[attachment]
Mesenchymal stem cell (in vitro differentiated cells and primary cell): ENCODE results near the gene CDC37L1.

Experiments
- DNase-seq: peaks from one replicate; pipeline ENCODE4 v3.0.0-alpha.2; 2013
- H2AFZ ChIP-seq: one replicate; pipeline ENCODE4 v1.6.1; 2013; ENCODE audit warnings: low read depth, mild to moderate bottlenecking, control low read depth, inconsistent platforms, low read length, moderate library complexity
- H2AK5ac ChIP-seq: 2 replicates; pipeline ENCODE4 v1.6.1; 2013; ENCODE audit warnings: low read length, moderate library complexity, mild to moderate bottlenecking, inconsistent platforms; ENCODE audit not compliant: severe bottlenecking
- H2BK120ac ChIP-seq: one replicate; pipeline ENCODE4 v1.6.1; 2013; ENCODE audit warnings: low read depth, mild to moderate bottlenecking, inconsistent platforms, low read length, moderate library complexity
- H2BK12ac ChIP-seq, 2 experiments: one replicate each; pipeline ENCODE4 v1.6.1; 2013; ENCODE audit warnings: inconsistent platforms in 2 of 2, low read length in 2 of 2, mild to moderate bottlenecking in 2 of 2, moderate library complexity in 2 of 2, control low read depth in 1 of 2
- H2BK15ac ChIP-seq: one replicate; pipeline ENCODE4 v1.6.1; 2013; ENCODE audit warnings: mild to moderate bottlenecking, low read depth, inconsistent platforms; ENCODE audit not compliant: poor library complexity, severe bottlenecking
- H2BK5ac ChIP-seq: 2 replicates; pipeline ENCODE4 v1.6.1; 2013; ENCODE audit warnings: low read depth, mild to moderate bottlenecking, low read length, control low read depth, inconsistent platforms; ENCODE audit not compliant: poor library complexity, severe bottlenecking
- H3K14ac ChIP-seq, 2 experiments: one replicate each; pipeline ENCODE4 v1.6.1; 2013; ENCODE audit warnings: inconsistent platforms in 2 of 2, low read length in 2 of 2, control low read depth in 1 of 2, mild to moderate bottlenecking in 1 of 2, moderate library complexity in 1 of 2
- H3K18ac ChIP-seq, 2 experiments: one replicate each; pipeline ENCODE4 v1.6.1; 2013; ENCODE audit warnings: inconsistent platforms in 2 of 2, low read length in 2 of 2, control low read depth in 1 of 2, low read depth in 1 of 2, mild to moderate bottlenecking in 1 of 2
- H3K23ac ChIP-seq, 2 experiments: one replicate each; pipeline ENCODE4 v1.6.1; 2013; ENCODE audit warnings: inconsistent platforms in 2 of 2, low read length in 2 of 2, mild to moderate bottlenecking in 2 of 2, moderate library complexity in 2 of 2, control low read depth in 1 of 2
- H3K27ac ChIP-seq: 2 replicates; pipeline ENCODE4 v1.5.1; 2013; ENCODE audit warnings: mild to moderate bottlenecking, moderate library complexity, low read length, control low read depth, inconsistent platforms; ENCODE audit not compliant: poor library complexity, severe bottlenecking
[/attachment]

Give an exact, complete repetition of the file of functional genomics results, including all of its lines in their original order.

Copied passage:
Mesenchymal stem cell (in vitro differentiated cells and primary cell): ENCODE results near the gene CDC37L1.

Experiments
- DNase-seq: peaks from one replicate; pipeline ENCODE4 v3.0.0-alpha.2; 2013
- H2AFZ ChIP-seq: one replicate; pipeline ENCODE4 v1.6.1; 2013; ENCODE audit warnings: low read depth, mild to moderate bottlenecking, control low read depth, inconsistent platforms, low read length, moderate library complexity
- H2AK5ac ChIP-seq: 2 replicates; pipeline ENCODE4 v1.6.1; 2013; ENCODE audit warnings: low read length, moderate library complexity, mild to moderate bottlenecking, inconsistent platforms; ENCODE audit not compliant: severe bottlenecking
- H2BK120ac ChIP-seq: one replicate; pipeline ENCODE4 v1.6.1; 2013; ENCODE audit warnings: low read depth, mild to moderate bottlenecking, inconsistent platforms, low read length, moderate library complexity
- H2BK12ac ChIP-seq, 2 experiments: one replicate each; pipeline ENCODE4 v1.6.1; 2013; ENCODE audit warnings: inconsistent platforms in 2 of 2, low read length in 2 of 2, mild to moderate bottlenecking in 2 of 2, moderate library complexity in 2 of 2, control low read depth in 1 of 2
- H2BK15ac ChIP-seq: one replicate; pipeline ENCODE4 v1.6.1; 2013; ENCODE audit warnings: mild to moderate bottlenecking, low read depth, inconsistent platforms; ENCODE audit not compliant: poor library complexity, severe bottlenecking
- H2BK5ac ChIP-seq: 2 replicates; pipeline ENCODE4 v1.6.1; 2013; ENCODE audit warnings: low read depth, mild to moderate bottlenecking, low read length, control low read depth, inconsistent platforms; ENCODE audit not compliant: poor library complexity, severe bottlenecking
- H3K14ac ChIP-seq, 2 experiments: one replicate each; pipeline ENCODE4 v1.6.1; 2013; ENCODE audit warnings: inconsistent platforms in 2 of 2, low read length in 2 of 2, control low read depth in 1 of 2, mild to moderate bottlenecking in 1 of 2, moderate library complexity in 1 of 2
- H3K18ac ChIP-seq, 2 experiments: one replicate each; pipeline ENCODE4 v1.6.1; 2013; ENCODE audit warnings: inconsistent platforms in 2 of 2, low read length in 2 of 2, control low read depth in 1 of 2, low read depth in 1 of 2, mild to moderate bottlenecking in 1 of 2
- H3K23ac ChIP-seq, 2 experiments: one replicate each; pipeline ENCODE4 v1.6.1; 2013; ENCODE audit warnings: inconsistent platforms in 2 of 2, low read length in 2 of 2, mild to moderate bottlenecking in 2 of 2, moderate library complexity in 2 of 2, control low read depth in 1 of 2
- H3K27ac ChIP-seq: 2 replicates; pipeline ENCODE4 v1.5.1; 2013; ENCODE audit warnings: mild to moderate bottlenecking, moderate library complexity, low read length, control low read depth, inconsistent platforms; ENCODE audit not compliant: poor library complexity, severe bottlenecking